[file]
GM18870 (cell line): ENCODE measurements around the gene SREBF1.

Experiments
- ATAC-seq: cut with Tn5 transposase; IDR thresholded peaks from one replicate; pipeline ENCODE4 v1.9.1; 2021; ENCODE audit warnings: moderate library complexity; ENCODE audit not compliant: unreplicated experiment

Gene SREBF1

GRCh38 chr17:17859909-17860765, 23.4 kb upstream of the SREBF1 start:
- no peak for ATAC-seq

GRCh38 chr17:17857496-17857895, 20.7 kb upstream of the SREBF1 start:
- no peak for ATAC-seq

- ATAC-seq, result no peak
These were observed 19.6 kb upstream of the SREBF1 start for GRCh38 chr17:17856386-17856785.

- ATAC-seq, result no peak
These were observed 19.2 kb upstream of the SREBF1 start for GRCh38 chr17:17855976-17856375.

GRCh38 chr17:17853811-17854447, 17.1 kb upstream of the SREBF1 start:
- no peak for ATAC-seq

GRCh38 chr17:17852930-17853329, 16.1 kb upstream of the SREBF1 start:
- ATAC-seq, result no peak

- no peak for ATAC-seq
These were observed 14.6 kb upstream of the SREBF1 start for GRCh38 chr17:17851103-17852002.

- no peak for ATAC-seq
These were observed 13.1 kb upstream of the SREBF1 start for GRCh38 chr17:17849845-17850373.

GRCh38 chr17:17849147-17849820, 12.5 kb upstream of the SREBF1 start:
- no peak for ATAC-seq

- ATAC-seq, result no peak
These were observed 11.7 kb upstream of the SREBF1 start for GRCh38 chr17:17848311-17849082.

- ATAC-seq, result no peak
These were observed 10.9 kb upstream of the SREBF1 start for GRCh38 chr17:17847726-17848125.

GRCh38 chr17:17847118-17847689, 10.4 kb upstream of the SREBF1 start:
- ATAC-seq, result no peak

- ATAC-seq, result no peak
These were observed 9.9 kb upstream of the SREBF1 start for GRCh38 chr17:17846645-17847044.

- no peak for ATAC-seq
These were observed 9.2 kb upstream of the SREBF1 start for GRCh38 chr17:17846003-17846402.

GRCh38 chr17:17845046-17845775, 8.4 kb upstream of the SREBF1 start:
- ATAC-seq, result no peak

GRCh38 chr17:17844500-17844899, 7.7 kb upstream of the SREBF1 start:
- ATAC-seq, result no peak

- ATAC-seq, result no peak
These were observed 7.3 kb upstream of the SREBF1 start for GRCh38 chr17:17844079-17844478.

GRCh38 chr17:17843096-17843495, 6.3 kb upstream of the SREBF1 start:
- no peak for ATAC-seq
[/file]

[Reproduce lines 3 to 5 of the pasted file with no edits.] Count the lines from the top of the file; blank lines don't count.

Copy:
- ATAC-seq: cut with Tn5 transposase; IDR thresholded peaks from one replicate; pipeline ENCODE4 v1.9.1; 2021; ENCODE audit warnings: moderate library complexity; ENCODE audit not compliant: unreplicated experiment

Gene SREBF1

GRCh38 chr17:17859909-17860765, 23.4 kb upstream of the SREBF1 start: